# As the height increases the weight increases and also the relationship between these the height and the weight will become stronger as they get older. I also think that there will be a difference in this between the boys and the girls.

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Introduction

Maths GCSE Handling Data Coursework

Mayfield High School – Year 10 & 11

For my statistics coursework I am going to investigate the relationship between the height and the weight. I will use a wide range of mathematical techniques to present my data and findings in different ways. I will also focus to test my hypothesis which is: As the height increases the weight increases and also the relationship between these the height and the weight will become stronger as they get older. I also think that there will be a difference in this between the boys and the girls.

The table below shows the number of boys and girls there are in each year group:

Year Group | Number Of Boys | Number Of Girls | Total |

10 | 106 | 94 | 200 |

11 | 84 | 86 | 170 |

Total | 190 | 180 | 370 |

For my project I will take a random sample of 30 students. I will use the random sample button on a calculator to do this.

Middle

60

I am going to check if there are any outliers in this sample because outliers may change your whole result.

I am using standard deviation to check for anomalies.

The equation for standard deviation =

Where is the mean of the data set and n is the number of values.

Mean = 1.80+1.80+1.80+1.80+1.75+1.75+1.75+1.72+1.72+1.72+1.71+1.70+1.68+1.67+1.65+1.65+1.63+1.62+1.62+1.62+1.61+1.61+1.60+1.58+1.57+1.57+1.55+1.55+1.55+1.52/30

Tally chart for the height

Height is a continuous data, so you need to use class intervals. I’ve used a class interval of 0.05 m.

Height (cm) | Tally | Frequency |

1.50≤H<1.55 | I | 1 |

1.55≤H<1.60 | IIII I | 6 |

1.60≤H<1.65 | IIII II | 7 |

1.65≤H<1.70 | IIII | 4 |

1.70≤H<1.75 | IIII | 5 |

1.75≤H<1.80 | III | 3 |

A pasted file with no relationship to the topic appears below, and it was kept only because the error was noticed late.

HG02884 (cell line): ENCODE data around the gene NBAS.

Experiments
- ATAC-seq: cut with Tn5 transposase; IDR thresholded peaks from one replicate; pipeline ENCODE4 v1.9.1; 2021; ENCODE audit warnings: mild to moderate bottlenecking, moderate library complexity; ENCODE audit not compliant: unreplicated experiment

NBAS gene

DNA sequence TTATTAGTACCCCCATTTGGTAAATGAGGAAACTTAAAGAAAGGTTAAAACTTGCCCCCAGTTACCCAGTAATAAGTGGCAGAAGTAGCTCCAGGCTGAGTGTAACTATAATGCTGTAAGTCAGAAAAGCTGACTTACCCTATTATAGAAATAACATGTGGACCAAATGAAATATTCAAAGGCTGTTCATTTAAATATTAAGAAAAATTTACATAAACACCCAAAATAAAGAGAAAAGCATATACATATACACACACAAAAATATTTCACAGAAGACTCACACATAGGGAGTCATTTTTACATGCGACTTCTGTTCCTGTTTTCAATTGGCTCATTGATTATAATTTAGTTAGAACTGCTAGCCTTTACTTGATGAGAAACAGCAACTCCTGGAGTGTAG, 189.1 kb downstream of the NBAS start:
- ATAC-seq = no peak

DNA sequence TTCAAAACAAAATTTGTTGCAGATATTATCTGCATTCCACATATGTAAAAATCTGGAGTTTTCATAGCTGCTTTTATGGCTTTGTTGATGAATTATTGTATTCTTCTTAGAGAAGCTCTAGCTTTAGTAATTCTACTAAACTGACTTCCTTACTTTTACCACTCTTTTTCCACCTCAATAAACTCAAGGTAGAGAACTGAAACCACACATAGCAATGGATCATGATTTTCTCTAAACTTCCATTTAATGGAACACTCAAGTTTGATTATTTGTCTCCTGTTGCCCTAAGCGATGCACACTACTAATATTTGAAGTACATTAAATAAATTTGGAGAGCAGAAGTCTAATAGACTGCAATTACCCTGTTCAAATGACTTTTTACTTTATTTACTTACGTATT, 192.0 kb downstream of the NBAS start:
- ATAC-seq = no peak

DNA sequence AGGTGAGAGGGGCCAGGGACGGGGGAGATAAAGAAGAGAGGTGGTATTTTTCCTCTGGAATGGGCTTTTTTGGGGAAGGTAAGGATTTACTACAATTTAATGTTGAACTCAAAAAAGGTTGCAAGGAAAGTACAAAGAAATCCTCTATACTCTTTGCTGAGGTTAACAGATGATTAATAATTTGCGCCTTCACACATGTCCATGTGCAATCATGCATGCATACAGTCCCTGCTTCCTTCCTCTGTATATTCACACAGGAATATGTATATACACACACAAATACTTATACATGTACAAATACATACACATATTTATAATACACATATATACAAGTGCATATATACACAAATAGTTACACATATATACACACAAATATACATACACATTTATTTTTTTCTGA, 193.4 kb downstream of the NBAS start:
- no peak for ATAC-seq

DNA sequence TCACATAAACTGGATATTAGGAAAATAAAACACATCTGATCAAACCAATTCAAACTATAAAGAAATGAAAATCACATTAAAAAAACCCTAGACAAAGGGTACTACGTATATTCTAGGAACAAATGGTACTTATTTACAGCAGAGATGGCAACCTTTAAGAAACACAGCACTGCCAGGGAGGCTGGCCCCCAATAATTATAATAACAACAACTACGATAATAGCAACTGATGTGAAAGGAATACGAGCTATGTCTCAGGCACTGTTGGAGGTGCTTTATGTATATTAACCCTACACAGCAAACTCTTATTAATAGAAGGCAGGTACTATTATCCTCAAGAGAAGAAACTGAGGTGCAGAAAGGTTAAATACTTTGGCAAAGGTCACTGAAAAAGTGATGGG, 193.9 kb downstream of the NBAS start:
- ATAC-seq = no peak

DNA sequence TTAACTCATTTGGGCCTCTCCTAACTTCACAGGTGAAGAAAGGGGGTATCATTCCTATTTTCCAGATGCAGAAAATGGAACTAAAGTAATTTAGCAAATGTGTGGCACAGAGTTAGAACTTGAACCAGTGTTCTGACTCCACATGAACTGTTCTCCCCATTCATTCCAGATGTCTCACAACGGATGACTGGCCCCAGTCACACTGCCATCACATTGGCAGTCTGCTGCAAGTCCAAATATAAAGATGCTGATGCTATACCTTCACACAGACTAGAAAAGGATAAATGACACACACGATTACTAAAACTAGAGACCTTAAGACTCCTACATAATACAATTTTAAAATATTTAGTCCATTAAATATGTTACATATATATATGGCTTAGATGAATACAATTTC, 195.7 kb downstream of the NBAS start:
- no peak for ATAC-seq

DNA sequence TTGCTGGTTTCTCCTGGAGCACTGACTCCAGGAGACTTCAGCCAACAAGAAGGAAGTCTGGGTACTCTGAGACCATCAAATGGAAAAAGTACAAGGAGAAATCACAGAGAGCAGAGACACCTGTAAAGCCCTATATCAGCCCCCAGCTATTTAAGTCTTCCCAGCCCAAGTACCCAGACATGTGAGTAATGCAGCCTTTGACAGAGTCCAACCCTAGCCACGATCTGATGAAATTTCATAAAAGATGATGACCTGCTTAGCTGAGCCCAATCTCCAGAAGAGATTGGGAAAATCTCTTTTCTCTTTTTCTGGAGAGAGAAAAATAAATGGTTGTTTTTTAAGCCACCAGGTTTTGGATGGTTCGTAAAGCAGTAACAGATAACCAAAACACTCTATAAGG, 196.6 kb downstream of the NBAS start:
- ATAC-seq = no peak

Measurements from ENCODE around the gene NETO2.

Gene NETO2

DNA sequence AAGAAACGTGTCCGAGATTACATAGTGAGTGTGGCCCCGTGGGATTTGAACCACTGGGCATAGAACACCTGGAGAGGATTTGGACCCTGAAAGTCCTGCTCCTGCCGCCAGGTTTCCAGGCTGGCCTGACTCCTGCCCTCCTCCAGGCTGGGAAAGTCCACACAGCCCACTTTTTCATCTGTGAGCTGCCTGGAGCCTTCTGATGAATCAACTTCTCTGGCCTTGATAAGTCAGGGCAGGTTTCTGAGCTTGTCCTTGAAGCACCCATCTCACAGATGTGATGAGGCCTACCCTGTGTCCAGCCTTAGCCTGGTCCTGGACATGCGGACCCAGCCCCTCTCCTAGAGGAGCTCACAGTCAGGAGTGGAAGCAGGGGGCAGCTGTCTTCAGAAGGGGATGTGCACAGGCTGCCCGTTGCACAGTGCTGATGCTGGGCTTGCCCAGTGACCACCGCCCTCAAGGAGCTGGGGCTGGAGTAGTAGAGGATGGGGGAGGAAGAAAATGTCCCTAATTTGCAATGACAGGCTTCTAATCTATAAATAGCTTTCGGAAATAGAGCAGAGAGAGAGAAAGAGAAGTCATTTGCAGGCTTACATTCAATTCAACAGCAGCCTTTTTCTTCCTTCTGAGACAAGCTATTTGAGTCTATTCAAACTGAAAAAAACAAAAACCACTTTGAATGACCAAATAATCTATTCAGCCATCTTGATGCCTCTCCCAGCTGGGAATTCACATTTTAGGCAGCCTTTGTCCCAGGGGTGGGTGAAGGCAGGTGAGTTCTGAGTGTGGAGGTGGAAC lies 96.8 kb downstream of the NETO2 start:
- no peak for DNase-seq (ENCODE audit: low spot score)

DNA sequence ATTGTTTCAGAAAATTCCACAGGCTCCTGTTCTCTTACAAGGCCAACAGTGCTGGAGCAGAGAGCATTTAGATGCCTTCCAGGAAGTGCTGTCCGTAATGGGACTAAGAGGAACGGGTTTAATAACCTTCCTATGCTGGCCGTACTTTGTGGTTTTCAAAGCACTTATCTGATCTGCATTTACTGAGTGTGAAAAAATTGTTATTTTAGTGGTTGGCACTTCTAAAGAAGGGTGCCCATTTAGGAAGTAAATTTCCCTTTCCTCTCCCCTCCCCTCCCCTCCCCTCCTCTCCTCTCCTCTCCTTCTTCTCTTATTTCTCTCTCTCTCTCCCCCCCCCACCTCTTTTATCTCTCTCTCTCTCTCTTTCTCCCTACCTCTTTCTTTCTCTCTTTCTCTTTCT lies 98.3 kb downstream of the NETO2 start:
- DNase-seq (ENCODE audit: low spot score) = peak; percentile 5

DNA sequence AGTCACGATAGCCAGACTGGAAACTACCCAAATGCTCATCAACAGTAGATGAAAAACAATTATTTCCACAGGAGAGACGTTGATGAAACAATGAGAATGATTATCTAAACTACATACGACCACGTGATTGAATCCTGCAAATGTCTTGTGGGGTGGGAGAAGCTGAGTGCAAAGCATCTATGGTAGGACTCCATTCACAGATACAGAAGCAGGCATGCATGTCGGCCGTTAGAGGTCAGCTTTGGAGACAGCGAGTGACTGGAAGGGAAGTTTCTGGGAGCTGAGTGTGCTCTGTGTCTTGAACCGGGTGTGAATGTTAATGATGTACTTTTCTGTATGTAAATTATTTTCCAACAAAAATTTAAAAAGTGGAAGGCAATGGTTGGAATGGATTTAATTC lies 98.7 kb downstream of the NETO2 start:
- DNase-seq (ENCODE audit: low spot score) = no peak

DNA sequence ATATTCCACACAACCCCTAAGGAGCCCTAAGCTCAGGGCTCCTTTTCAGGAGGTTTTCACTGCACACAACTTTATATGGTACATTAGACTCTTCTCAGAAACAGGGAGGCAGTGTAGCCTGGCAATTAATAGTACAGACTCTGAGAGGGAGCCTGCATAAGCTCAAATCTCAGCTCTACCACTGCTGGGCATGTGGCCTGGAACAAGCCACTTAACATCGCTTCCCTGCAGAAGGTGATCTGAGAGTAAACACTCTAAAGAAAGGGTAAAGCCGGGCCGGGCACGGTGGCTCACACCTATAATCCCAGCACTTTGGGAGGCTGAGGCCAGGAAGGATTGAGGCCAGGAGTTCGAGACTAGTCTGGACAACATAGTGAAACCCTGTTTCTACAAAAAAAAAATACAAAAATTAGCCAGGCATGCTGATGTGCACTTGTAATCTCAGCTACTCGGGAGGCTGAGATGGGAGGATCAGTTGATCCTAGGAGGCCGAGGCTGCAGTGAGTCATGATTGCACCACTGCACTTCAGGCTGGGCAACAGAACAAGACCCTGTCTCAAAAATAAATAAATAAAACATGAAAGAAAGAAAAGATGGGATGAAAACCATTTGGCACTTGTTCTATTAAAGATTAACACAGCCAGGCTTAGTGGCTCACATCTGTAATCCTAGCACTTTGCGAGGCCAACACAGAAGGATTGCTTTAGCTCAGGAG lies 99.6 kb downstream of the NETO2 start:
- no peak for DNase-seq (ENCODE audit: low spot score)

1.80≤H<1.85 | IIII | 4 |

Tally chart for the weight

Weight is also a continuous data; the class interval I’ve used is 5kg.

Weight | Tally | Frequency |

35≤W<40 | II | 2 |

40≤W<45 | I | 1 |

45≤W<50 | IIII | 4 |

50≤W<55 | IIII I | 6 |

55≤W<60 | IIII I | 6 |

60≤W<65 | IIII I | 6 |

65≤W<70 | II | 2 |

Conclusion

45

1.63

44

1.62

52

1.73

50

1.60

38

1.73

45

1.60

47

1.60

50

1.65

54

1.65

54

1.68

59

1.80

60

1.60

51

1.65

54

1.80

72

1.55

48

1.75

68

1.51

36

1.72

54

1.63

52

1.81

54

1.66

45

1.82

57

1.62

48

1.68

72

1.70

60

1.54

76

1.55

60

1.50

35

1.80

60

1.62

72

1.62

48

1.62

50

1.52

45

1.73

50

1.67

48

1.52

38

1.62

38

1.84

78

1.65

52

1.75

57

1.52

70

1.61

56

1.68

47

1.80

63

1.41

55

1.57

54

1.78

55

1.52

45

1.65

59

1.78

37

1.60

54

1.63

50

1.80

74

1.80

68

1.57

45

For this sample I am going to test whether there is an outlier, because the outlier may change the whole result.

A piece of data is considered an outlier if it is more than two standard deviations away from the mean of the data set.

The mean for the height of boys sample is:

1.63+1.77+1.32+1.62+1.60+1.60+1.65+1.68+1.60+1.80+1.75+1.72+1.81+1.82

To compare my correlation I am going to use product momentum correlation coefficient. This is the accurate way to compare the correlation. It uses the mean of each set of data and looks at the distance away from the mean of each point.

The Formula is

Where and are the means of the x and y values respectively

This student written piece of work is one of many that can be found in our GCSE Height and Weight of Pupils and other Mayfield High School investigations section.

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